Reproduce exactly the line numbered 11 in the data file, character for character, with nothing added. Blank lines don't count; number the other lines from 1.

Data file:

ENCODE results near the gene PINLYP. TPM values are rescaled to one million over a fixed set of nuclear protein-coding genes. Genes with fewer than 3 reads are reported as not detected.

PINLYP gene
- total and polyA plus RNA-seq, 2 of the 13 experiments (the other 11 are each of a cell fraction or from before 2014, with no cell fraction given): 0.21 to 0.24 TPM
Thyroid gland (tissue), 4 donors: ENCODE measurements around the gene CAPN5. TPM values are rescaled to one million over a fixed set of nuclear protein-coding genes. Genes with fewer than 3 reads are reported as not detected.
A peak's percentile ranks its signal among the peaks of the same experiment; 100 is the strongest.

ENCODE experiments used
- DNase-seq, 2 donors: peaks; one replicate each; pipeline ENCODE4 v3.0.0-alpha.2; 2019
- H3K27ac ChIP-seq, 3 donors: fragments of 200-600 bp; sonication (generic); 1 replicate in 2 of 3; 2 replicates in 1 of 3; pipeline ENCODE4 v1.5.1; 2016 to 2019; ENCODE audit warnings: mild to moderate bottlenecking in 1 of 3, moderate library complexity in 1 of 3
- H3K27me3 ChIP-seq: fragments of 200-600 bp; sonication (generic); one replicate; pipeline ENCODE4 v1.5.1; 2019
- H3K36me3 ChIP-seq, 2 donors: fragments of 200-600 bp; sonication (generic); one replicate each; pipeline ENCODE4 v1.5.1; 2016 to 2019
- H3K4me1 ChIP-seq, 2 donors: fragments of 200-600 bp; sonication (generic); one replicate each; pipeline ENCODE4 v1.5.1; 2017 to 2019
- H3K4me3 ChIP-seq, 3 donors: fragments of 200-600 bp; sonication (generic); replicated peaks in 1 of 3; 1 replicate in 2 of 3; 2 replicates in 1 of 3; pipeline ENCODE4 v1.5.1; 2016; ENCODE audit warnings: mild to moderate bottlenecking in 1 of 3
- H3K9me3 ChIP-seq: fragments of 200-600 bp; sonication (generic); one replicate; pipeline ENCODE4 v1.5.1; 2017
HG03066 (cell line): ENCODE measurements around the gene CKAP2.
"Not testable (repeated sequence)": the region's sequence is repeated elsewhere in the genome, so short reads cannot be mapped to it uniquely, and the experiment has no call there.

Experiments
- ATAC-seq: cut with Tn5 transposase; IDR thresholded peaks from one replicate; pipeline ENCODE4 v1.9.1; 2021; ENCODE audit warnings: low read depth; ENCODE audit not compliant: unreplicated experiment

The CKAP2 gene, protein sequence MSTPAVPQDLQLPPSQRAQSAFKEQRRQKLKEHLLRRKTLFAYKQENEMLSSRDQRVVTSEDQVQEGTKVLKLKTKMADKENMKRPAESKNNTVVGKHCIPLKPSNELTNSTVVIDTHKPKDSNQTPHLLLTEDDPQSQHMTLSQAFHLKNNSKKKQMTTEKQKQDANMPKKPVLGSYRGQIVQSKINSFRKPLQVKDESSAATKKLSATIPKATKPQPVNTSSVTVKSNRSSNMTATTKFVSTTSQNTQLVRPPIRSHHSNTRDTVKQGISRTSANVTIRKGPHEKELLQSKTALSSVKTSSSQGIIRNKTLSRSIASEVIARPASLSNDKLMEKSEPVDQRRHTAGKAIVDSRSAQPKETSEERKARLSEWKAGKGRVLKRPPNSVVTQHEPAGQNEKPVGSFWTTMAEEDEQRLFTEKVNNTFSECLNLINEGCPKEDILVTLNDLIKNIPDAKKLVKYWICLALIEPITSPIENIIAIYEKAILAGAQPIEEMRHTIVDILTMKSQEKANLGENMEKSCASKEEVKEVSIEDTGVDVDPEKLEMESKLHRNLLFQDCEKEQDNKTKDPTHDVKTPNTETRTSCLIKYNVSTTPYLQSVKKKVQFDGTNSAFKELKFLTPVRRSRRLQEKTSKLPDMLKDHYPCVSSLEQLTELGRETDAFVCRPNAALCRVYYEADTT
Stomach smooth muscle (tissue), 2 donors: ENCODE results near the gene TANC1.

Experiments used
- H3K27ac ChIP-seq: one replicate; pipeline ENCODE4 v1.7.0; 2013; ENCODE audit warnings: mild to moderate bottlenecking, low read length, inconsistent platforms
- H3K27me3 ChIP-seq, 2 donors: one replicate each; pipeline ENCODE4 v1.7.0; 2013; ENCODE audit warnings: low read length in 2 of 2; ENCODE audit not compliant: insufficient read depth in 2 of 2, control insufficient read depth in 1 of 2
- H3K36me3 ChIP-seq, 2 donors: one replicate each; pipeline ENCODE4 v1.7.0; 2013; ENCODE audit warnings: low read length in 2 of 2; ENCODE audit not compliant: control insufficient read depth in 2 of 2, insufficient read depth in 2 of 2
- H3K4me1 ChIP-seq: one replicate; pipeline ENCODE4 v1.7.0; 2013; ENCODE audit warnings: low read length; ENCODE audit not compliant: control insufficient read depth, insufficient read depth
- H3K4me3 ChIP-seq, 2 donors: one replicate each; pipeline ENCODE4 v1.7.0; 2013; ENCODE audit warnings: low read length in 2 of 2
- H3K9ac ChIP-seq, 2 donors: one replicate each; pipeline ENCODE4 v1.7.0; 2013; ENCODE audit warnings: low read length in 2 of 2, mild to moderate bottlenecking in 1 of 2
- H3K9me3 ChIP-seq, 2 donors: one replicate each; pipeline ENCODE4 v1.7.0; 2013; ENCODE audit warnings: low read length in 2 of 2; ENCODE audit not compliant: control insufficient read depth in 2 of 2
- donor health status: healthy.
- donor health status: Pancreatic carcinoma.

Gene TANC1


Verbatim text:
- H3K4me1 ChIP-seq, 2 donors: fragments of 200-600 bp; sonication (generic); one replicate each; pipeline ENCODE4 v1.5.1; 2017 to 2019